All Is Well, Safely Rest, Mr. Color War

All Is Well, Safely Rest, Mr. Color War

The Camp Equinunk and Blue Ridge family suddenly lost Steven Gelobter, the symbol of tradition for this tight-knit community.

Oh, Steve. I, Rachel Askinasi, of the greatest tribe in the summer camp industry, Camps Equinunk and Blue Ridge, wish to commemorate all that you are…

That’s just it, though. Steven Gelobter wasn’t part of the industry, he was part of the tribe. He is the reason why Camps Equinunk and Blue Ridge really are different form the rest.

On the morning of Sunday, November 1, Steven died at his home in Roswell, Georgia. He was 67.

Steve was a true Son Of Equinunk (SOE) in the most literal sense of the term. His grandfather, Edward Lehrer, known to all as Chiefy, founded CEBR in 1920. Chiefy’s legacy was then carried on by Steven’s father, Martin “Marty” Gelobter. Marty died in 2002 and, ever since then, all of the traditions that make up the magic which is Equinunk and Blue Ridge has been perpetuated by Steven.

Over at Equinunk, Steve was known as Mr. Color War (MCW). He got this name from the weeks before and after camp that he spent with his extended family each summer growing up. The Lehrer/Gelobter/Greenwald clan enjoyed the privilege of having the camp to themselves in the weeks their parents spent setting up and closing down the summer. Steve was the oldest of Chiefy's grandchildren and therefore was the leader when it came to these sorts of activities. One of his cousins recalled in a eulogy that Steve would make them all line up on the front walk of The Hotel so that he could read out the scores of the pre and post-camp color war, where activities consisted of card games, board games and the occasional athletic event.

More recently, he took over “The Speech” after his father could no longer give it. Every summer, the upper senior boys would run around just days before the break with walkie talkies, scouting out MCW in what Richie Kamen, co-owner and director of CEBR, calls "Gelobter Patrol," waiting for something, anything, to happen.

In 2008, MCW was the focus of a Staff Spotlight, a feature in the CEBR Buzzer. “Steven Gelobter is our guardian of the traditions of camp,” wrote the Buzzer curator.

Steve has touched an unimaginable number of people in so many unmeasurable ways. He had his brothers as a camper, his campers as a counselor and his sons and daughters as a director/pivotal member of the tribe. The boys and young men who each shared their own unique bond with MCW felt the same grief and heavy hearts as the men in their 60s who were his peers.

The most awesome part of Steve’s tie to camp was exactly that. On that shocking Sunday morning, there were hundreds of people from various generations, all feeling the same heartbreak for the same man who touched their lives in the same way, and half of those people don’t even know each other.

Steve’s children, Evan, Dylan and Giselle, will continue to share his legacy with new campers through their relationships and connections to camp.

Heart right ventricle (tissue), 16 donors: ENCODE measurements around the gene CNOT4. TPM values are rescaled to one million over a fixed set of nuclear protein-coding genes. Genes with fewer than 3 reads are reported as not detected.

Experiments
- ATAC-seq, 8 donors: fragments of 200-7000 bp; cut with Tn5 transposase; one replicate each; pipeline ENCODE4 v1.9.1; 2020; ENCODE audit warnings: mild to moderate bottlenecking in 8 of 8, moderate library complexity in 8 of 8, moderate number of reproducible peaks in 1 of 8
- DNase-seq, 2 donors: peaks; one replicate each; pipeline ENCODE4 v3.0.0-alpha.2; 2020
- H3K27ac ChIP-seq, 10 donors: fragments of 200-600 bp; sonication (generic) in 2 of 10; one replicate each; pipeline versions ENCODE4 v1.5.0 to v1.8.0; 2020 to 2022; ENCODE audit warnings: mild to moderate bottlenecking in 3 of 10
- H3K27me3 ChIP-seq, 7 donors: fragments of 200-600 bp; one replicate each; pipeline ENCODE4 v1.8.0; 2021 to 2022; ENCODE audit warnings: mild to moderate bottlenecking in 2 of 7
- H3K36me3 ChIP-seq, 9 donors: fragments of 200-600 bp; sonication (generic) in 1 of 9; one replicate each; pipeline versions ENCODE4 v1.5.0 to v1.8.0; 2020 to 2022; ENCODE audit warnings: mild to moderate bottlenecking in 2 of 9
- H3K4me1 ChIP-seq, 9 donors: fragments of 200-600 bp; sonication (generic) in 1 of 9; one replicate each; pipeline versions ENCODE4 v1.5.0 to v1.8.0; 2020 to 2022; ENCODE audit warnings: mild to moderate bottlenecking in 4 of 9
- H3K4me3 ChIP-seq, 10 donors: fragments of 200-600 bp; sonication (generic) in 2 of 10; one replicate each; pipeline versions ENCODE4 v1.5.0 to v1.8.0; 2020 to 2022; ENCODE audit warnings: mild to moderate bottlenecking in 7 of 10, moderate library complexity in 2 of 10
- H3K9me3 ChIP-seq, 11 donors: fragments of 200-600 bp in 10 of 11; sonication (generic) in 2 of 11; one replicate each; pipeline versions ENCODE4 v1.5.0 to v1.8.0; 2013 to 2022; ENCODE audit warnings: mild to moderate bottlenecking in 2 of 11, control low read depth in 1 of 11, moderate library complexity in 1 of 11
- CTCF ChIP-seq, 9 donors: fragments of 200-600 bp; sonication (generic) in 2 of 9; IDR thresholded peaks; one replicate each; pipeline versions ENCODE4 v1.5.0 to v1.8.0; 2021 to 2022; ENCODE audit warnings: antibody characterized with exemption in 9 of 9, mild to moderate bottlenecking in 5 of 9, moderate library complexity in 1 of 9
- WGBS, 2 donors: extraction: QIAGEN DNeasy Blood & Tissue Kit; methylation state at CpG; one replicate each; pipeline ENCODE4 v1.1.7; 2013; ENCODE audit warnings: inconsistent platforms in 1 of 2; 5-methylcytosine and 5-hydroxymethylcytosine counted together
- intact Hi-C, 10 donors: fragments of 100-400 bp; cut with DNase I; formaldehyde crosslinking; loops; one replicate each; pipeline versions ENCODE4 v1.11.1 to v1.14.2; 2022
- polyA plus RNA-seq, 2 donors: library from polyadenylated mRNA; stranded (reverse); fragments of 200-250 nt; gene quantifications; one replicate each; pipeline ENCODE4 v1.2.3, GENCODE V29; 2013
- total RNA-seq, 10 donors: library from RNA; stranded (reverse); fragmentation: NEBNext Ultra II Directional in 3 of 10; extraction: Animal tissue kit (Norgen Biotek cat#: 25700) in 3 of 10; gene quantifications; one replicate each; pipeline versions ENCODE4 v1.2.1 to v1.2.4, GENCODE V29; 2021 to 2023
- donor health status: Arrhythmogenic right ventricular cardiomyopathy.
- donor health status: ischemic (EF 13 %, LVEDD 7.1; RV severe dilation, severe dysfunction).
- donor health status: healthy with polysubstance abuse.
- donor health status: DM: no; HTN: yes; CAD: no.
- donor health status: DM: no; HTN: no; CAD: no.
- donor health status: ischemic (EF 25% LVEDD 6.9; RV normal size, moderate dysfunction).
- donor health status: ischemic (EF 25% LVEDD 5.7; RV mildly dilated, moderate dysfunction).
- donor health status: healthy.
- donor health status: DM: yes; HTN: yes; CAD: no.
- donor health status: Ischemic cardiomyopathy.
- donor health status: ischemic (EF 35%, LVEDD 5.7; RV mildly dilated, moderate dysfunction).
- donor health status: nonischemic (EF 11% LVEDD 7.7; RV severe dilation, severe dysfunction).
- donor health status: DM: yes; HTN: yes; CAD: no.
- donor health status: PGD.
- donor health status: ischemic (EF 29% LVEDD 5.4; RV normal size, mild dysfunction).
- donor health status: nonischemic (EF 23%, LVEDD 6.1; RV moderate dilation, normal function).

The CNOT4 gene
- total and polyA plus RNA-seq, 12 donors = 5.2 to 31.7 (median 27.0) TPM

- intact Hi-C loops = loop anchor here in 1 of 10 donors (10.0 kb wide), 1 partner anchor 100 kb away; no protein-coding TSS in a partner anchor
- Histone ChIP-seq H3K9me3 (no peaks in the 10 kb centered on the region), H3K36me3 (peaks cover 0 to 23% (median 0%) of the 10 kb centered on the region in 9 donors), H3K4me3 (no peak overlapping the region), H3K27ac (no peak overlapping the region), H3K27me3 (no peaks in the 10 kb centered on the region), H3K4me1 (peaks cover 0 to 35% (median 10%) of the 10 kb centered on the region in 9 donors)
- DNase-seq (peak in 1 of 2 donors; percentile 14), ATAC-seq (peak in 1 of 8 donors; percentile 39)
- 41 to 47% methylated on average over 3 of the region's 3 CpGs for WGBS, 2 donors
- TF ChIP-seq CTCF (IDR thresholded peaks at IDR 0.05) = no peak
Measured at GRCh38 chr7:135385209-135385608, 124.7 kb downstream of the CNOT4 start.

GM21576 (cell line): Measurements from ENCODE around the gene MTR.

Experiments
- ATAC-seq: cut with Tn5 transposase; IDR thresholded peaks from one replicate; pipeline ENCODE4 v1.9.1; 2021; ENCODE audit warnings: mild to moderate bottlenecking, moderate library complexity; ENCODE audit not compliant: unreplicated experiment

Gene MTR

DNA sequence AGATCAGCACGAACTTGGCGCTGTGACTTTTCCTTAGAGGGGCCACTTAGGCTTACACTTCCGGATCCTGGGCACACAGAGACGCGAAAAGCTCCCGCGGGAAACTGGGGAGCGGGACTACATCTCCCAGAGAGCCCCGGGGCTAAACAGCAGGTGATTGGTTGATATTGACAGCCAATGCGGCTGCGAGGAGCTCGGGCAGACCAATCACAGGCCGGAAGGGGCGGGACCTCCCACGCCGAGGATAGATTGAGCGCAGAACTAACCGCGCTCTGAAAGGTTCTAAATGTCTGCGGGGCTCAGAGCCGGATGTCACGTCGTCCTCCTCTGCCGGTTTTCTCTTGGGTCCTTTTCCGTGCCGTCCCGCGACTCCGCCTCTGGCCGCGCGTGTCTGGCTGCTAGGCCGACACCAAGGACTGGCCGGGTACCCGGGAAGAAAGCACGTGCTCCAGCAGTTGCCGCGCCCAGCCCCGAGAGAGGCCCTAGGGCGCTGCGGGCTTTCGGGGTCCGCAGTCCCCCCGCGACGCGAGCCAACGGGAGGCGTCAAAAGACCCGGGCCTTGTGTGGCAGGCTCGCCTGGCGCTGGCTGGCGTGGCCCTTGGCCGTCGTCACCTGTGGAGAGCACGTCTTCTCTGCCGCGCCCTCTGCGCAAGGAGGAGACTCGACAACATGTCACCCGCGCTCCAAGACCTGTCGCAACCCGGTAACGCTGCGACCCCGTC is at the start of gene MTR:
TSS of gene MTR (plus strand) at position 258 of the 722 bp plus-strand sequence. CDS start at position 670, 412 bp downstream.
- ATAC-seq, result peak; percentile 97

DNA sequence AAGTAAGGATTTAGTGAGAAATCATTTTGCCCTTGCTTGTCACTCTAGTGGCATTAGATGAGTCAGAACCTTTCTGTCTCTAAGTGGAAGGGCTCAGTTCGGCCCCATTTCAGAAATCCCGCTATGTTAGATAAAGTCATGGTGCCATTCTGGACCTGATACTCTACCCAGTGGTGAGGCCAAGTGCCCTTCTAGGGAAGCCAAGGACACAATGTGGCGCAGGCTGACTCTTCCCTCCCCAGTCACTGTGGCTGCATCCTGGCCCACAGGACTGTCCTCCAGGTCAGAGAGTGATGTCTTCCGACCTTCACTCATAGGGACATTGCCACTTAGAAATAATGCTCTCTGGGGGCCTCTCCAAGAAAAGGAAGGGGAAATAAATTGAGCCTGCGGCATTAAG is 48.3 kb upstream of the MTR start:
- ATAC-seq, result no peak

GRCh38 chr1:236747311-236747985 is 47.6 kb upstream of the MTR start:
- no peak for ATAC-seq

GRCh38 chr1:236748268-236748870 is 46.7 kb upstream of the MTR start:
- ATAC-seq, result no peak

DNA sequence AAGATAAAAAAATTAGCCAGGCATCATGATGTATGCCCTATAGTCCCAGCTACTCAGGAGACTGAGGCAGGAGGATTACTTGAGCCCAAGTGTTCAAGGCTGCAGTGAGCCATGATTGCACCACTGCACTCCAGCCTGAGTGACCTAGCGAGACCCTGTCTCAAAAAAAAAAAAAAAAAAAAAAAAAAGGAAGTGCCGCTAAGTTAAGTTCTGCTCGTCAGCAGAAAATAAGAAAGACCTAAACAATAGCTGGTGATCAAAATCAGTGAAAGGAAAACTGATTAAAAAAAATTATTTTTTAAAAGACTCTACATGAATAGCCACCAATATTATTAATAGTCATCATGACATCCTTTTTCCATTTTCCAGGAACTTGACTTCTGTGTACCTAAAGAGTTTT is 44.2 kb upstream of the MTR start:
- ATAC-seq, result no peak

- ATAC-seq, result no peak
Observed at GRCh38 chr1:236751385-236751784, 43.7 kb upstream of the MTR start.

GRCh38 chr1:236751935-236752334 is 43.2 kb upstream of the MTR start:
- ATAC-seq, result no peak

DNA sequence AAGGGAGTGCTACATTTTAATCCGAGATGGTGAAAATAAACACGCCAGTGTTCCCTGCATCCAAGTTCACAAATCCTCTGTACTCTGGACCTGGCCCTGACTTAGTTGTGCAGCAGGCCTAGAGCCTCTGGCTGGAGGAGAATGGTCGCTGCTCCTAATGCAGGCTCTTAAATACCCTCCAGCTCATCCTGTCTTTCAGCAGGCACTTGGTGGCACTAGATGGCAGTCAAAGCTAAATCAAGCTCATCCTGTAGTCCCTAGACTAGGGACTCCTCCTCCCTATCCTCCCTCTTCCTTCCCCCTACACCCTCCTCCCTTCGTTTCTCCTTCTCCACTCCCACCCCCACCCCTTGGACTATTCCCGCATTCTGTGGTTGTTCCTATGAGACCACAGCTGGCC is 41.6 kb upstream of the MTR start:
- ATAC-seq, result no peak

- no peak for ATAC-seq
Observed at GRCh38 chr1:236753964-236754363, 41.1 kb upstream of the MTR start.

Now, Steven will forever be High Up on A Mountain, looking down on all that continues. The traditions will keep being traditions and the values of paradise will still be upheld. Whether it’s tribes on Thursday at Blue Ridge or the war at Equinunk, Steve will still be there and his lessons never forgotten.

“In their hearts, the soul of Blue Ridge, we’ll pass his words through generations. Live on, his words live on, in our hearts forever.”


Cover Image Credit: Camps Equinunk and Blue Ridge

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I Blame My Dad For My High Expectations

Dad, it's all your fault.

I always tell my dad that no matter who I date, he's always my number one guy. Sometimes I say it as more of a routine thing. However, the meaning behind it is all too real. For as long as I can remember my dad has been my one true love, and it's going to be hard to find someone who can top him.

My dad loves me when I am difficult. He knows how to keep the perfect distance on the days when I'm in a mood, how to hold me on the days that are tough, and how to stand by me on the days that are good.

He listens to me rant for hours over people, my days at school, or the episode of 'Grey's Anatomy' I watched that night and never once loses interest.

He picks on me about my hair, outfit, shoes, and everything else after spending hours to get ready only to end by telling me, “You look good." And I know he means it.

He holds the door for me, carries my bags for me, and always buys my food. He goes out of his way to make me smile when he sees that I'm upset. He calls me randomly during the day to see how I'm doing and how my day is going and drops everything to answer the phone when I call.

When it comes to other people, my dad has a heart of gold. He will do anything for anyone, even his worst enemy. He will smile at strangers and compliment people he barely knows. He will strike up a conversation with anyone, even if it means going way out of his way, and he will always put himself last.

My dad also knows when to give tough love. He knows how to make me respect him without having to ask for it or enforce it. He knows how to make me want to be a better person just to make him proud. He has molded me into who I am today without ever pushing me too hard. He knew the exact times I needed to be reminded who I was.

Dad, you have my respect, trust, but most of all my heart. You have impacted my life most of all, and for that, I can never repay you. Without you, I wouldn't know what I to look for when I finally begin to search for who I want to spend the rest of my life with, but it might take some time to find someone who measures up to you.

To my future husband, I'm sorry. You have some huge shoes to fill, and most of all, I hope you can cook.

Cover Image Credit: Logan Photography

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